- The Blues Came Callin'
- Walter Trout
Reviewed by Steve Daniels
This album by blues rocker Walter Trout is a cry from the heart that must be appreciated with pensive awe.
First, look at the photo of Trout on the back of the jewel case. Is that Walter Trout? Formerly a burly bear of a man, he appears startlingly older, wizened, and downcast. Read the liner notes, and if you weren't already aware of it, you will learn that at the time of the album's release in early 2014 Trout was suffering from liver failure and awaiting a liver transplant to save his life. The good news is that he successfully received a transplant and is recuperating with plans to resume touring in 2015.
Nothing clarifies the mind like impending mortality; in this case it has stimulated creativity as well. Of the dozen songs on the CD, ten are composed by Trout, and they present the dominant themes of desperation, dread, defiance, and devotion. Thankfully, lyrics are included in the liner notes, and are worth savoring. The opener, "Wastin' Away," is self-explanatory; "Lookin' in the mirror, I don't know who I see…I'm livin' day to day, and I feel like I'm wastin' away." In "The Bottom of the River," Trout intones: "I noticed so much beauty/As I crawled up on the shore/That day I changed forever/From who I was before." Other titles adumbrate the continuing theme: "Take a Little Time," "The Whale Swallowed Have Swallowed Me," "The Blues Came Callin'," "Hard Time."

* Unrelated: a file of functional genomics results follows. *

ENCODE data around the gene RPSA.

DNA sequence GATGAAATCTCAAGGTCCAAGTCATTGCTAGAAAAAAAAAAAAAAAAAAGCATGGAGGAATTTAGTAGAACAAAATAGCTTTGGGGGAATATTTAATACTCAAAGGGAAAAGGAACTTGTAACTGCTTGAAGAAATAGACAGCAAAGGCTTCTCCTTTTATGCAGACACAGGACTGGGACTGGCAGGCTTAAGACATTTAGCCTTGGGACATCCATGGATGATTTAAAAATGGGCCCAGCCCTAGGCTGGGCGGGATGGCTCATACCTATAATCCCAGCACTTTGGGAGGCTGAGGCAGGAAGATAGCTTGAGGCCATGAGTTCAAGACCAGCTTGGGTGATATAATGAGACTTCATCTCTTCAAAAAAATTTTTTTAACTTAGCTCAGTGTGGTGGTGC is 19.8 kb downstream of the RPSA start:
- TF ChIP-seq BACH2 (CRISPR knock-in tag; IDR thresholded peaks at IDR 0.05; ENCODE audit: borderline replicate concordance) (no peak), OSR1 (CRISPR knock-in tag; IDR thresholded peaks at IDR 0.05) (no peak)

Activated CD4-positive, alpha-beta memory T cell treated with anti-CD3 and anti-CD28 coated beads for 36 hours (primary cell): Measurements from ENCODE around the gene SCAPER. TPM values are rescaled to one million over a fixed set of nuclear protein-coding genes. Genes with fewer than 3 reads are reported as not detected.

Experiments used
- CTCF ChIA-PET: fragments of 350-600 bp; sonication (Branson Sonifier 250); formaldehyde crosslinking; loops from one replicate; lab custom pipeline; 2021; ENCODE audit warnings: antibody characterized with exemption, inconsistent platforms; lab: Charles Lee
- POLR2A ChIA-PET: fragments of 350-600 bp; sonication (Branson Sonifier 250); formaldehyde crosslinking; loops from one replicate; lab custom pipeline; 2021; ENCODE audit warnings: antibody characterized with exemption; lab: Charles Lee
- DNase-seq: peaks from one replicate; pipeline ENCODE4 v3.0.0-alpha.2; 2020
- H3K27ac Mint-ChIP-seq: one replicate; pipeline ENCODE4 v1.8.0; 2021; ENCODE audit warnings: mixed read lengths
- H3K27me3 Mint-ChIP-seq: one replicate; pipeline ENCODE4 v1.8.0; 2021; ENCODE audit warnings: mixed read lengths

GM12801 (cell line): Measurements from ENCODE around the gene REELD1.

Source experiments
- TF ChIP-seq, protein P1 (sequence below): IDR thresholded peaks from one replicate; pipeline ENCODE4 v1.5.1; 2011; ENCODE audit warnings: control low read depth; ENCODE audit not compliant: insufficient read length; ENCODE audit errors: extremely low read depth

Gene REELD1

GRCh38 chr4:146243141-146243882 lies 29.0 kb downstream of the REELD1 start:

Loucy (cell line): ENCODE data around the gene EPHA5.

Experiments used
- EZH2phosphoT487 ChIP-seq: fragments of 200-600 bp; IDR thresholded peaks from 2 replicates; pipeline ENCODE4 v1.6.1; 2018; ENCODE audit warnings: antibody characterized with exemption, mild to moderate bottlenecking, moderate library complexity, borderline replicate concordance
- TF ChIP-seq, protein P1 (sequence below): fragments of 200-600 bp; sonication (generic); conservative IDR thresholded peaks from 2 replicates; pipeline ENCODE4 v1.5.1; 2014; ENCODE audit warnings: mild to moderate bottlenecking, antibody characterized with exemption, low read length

Musically, Trout lost no chops during the recording of the album through 2013. This premier string shredder has his own inimitable style, but also on several songs evokes memories of Jimi Hendrix, and on the instrumental "Tight Shoes" there is an undeniable stylistic affinity to past numbers by guitar masters Roy Buchanan and Jimmy Thackery.
Trout's back-up crew is solid, his singing is more than competent, and he even provides some credible harmonica fills. Starting at a high level, the set list really blasts into the ether with "Mayall's Piano Boogie," penned by Trout's old bandleader John Mayall, who tinkles the ivories appealingly. It's followed by
"Born in the City," with some dazzling fretwork, and the album lands a haymaker with the closer, "Nobody Moves Me Like You Do," a long, slow blues love song (to Trout's wife, one may presume) with a heavy emotional punch.
Let's hope that we have Walter Trout for a long time to come, for his sake and ours.
[This review initially appeared in Big City Blues magazine.]